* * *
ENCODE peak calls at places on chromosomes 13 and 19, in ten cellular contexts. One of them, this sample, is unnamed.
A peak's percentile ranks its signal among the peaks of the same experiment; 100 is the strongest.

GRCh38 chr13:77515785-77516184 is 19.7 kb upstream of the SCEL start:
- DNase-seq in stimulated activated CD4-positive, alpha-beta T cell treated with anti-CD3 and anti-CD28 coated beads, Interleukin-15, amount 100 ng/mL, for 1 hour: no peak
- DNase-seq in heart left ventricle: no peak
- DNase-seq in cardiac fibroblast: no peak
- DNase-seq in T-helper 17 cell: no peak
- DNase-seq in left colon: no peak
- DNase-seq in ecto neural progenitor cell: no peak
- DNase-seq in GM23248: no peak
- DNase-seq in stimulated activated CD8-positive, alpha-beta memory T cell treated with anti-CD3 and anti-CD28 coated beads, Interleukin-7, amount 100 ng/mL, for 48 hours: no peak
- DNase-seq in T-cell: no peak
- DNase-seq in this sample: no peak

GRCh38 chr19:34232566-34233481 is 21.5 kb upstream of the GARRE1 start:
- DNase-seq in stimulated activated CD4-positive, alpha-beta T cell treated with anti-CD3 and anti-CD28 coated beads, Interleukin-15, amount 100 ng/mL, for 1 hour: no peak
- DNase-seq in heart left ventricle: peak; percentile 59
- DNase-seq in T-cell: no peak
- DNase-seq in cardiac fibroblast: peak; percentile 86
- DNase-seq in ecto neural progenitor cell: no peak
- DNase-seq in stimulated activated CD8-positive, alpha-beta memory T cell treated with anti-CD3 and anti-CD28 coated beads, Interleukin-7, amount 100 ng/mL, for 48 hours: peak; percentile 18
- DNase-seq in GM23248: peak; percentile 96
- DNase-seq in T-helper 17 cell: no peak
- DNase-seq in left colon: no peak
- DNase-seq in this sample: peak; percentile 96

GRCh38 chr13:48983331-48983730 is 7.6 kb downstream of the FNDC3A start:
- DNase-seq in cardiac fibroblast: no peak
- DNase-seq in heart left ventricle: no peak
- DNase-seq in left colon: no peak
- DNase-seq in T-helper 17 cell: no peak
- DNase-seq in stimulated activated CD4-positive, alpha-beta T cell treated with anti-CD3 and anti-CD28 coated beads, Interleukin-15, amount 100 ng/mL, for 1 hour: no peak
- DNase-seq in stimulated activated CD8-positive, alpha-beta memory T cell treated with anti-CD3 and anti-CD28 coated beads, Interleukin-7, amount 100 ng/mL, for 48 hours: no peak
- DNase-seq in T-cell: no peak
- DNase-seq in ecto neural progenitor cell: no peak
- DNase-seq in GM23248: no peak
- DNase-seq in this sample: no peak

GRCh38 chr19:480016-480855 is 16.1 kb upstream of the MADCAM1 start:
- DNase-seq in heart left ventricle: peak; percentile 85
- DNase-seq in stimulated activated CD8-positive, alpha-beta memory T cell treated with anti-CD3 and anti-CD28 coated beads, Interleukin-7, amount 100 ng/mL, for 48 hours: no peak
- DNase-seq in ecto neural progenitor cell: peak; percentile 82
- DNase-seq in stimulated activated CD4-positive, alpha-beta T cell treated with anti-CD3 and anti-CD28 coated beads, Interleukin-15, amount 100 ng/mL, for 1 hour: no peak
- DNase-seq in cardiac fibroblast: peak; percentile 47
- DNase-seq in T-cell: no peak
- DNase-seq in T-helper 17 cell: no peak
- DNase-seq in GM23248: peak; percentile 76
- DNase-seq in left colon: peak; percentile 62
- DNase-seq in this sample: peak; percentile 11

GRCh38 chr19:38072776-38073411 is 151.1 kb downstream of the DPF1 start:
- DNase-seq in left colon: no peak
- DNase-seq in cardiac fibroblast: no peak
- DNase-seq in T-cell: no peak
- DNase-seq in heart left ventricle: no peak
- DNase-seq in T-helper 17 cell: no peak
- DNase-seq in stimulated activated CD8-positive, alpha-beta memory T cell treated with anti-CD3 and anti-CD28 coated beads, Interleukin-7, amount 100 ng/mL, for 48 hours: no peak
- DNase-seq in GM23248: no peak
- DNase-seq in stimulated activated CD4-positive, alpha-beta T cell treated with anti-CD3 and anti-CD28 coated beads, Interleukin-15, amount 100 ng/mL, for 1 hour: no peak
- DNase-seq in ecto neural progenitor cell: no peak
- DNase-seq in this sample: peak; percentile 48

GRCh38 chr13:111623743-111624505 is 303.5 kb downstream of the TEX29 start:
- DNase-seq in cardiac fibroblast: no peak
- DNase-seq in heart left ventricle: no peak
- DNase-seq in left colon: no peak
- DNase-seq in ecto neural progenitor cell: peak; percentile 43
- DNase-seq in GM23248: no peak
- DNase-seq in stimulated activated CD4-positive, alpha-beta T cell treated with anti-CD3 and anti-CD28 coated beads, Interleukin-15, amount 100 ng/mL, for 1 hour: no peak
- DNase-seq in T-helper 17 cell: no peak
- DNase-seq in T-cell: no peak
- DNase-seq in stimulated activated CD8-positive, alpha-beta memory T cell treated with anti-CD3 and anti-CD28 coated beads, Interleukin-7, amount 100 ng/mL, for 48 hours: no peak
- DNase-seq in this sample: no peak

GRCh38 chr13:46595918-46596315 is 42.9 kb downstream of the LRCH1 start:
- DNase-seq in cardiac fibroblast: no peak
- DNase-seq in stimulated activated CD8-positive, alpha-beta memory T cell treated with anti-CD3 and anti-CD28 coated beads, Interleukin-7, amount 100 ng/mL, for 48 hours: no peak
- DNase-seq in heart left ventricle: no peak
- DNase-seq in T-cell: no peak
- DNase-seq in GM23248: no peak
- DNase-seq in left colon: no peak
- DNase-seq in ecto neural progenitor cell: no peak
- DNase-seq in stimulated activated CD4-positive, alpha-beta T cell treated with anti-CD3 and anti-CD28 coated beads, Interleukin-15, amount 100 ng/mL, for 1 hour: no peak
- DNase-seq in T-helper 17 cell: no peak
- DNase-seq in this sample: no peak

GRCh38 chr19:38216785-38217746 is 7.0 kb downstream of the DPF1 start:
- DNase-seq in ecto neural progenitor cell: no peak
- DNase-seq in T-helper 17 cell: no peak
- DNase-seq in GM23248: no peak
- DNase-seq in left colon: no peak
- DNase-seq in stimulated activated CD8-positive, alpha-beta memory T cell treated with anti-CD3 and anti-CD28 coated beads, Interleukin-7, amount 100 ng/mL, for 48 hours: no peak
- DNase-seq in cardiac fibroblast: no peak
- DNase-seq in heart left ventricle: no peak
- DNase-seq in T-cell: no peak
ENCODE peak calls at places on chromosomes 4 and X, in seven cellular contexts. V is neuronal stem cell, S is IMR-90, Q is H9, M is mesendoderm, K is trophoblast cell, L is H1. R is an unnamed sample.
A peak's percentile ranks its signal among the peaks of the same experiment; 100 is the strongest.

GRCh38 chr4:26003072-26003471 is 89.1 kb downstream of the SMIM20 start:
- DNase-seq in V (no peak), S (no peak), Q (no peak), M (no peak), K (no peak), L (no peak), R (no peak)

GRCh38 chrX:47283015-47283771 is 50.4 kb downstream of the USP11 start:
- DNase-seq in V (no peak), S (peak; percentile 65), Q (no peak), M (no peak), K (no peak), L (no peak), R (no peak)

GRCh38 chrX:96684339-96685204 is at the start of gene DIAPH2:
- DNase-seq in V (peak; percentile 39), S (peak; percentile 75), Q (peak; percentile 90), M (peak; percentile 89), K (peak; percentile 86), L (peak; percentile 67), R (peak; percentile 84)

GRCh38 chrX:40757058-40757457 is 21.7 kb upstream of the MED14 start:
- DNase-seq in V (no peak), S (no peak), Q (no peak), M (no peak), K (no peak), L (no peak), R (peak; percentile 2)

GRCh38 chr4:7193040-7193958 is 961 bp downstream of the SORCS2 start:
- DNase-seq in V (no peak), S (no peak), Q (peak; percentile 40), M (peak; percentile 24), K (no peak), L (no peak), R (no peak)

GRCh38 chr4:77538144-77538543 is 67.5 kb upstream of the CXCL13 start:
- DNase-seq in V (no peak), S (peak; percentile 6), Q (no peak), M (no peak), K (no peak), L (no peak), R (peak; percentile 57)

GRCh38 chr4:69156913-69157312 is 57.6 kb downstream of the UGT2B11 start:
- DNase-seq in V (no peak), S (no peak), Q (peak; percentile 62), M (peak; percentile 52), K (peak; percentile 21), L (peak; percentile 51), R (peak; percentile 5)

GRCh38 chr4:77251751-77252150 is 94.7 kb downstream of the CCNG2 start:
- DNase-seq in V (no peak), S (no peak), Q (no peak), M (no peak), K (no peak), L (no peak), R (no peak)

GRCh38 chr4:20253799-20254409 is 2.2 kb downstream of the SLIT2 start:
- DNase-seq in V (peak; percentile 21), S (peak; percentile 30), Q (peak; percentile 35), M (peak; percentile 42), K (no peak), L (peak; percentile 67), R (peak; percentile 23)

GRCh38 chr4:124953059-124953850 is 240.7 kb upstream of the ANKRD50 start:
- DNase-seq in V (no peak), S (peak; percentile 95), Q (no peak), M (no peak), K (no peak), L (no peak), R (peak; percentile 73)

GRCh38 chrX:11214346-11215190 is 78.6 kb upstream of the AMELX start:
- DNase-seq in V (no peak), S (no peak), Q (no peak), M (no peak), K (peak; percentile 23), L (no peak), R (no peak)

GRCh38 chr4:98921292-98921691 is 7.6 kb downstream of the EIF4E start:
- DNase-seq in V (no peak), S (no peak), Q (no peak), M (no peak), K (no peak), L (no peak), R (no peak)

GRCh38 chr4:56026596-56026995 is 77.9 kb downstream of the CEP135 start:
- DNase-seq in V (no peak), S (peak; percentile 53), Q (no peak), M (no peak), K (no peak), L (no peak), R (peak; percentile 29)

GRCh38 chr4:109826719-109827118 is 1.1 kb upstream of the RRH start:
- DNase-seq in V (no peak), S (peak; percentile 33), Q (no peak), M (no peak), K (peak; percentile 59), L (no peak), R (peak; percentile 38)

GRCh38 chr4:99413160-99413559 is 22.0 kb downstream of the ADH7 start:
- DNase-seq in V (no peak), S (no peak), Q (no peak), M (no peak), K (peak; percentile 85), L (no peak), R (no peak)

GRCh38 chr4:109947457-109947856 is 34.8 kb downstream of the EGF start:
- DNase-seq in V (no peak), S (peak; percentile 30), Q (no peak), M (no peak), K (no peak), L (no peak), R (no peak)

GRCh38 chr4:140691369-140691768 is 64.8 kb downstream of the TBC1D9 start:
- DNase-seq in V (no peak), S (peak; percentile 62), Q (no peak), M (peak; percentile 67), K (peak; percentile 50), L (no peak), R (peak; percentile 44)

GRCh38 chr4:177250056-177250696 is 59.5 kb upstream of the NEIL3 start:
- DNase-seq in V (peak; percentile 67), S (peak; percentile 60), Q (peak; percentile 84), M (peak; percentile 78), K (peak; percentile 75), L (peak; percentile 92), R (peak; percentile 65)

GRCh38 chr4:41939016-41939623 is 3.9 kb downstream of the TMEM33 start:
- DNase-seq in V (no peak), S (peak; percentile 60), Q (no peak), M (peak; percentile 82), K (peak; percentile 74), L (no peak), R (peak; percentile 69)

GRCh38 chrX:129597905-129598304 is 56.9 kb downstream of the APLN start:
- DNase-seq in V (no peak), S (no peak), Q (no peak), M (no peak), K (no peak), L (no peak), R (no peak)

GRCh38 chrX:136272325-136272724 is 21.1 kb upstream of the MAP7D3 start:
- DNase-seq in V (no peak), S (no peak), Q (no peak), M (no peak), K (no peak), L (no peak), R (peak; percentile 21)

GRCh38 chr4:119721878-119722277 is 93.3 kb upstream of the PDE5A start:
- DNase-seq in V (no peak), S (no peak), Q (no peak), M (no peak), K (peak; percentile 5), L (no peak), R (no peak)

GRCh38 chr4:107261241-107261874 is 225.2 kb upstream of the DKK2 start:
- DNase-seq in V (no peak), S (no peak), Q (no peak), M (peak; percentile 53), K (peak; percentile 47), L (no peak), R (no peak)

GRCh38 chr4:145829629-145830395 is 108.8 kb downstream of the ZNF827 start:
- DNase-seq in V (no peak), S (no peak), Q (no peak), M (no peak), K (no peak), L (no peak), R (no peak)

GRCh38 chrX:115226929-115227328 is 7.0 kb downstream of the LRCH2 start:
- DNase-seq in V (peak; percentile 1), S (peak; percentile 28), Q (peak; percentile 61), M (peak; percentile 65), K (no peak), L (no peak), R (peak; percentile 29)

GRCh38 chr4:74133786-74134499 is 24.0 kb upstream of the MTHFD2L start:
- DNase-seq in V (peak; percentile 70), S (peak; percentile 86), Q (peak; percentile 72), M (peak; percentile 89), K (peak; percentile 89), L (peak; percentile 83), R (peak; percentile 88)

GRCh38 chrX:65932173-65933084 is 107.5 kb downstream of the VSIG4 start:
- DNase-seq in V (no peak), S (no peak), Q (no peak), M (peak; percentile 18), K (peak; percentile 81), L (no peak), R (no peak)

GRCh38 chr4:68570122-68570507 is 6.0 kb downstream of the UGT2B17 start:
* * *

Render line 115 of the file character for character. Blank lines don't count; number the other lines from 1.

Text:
GRCh38 chr4:56026596-56026995 is 77.9 kb downstream of the CEP135 start: